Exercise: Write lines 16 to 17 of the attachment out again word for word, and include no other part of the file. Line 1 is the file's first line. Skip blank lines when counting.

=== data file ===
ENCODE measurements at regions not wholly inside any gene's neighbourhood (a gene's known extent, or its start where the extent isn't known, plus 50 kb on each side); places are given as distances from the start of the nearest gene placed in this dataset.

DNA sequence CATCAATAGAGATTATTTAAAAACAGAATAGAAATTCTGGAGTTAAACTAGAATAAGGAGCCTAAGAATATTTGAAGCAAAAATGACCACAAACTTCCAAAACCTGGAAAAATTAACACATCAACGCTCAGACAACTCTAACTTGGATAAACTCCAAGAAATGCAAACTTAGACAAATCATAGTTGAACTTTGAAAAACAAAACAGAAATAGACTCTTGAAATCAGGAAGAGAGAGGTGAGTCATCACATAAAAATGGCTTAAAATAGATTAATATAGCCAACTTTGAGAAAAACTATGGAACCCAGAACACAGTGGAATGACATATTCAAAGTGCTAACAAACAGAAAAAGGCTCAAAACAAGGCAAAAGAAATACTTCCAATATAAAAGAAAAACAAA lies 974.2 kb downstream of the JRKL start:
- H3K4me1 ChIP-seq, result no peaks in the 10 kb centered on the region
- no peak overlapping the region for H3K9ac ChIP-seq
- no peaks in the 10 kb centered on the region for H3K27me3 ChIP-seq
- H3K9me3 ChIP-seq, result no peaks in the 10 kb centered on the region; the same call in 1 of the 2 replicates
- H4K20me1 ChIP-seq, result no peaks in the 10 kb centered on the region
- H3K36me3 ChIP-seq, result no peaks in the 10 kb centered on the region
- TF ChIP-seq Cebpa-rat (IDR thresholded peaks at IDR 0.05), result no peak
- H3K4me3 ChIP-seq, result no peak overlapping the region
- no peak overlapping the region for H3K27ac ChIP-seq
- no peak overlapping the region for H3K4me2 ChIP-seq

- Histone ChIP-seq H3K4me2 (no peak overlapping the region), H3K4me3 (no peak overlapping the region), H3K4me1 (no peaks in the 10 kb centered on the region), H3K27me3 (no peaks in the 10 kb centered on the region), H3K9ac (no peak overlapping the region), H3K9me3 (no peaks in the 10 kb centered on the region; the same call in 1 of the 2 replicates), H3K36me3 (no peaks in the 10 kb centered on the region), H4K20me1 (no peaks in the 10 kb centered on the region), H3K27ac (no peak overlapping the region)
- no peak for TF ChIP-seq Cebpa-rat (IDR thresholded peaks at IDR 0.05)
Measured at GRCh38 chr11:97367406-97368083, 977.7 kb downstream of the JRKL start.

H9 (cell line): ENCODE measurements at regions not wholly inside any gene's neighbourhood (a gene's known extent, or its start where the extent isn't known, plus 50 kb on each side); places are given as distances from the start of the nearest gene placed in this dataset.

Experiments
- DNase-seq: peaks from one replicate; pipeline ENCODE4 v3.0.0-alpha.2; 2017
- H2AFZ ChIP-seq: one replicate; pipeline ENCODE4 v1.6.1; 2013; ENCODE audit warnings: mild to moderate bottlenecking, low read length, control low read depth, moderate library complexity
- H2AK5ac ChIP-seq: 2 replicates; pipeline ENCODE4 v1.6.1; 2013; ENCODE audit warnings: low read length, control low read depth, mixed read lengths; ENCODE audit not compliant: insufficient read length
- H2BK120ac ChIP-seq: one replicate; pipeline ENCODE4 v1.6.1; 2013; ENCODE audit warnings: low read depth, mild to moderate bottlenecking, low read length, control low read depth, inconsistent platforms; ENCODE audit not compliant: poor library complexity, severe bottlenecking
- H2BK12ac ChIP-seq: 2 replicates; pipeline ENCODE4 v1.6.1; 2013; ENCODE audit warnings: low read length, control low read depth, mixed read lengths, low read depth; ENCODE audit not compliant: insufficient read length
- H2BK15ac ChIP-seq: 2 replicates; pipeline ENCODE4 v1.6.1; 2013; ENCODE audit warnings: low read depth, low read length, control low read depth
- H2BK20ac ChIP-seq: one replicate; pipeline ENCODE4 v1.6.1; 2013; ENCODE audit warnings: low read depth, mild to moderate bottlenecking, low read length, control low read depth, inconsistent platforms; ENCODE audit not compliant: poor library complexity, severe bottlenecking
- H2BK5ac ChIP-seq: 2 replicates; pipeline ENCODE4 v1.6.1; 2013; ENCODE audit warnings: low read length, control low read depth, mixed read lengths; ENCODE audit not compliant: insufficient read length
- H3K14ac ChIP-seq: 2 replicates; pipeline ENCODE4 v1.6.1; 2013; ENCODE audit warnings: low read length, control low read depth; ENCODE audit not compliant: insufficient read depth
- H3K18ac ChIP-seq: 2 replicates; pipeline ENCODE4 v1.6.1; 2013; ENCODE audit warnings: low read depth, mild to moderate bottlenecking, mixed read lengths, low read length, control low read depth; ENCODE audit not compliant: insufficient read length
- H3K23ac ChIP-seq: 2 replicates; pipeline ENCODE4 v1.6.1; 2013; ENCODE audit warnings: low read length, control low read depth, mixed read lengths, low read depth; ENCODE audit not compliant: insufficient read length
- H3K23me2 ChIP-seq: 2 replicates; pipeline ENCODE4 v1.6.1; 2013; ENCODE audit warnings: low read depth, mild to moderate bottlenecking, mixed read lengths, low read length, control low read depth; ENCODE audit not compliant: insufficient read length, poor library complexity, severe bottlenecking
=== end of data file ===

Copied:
H9 (cell line): ENCODE measurements at regions not wholly inside any gene's neighbourhood (a gene's known extent, or its start where the extent isn't known, plus 50 kb on each side); places are given as distances from the start of the nearest gene placed in this dataset.

Experiments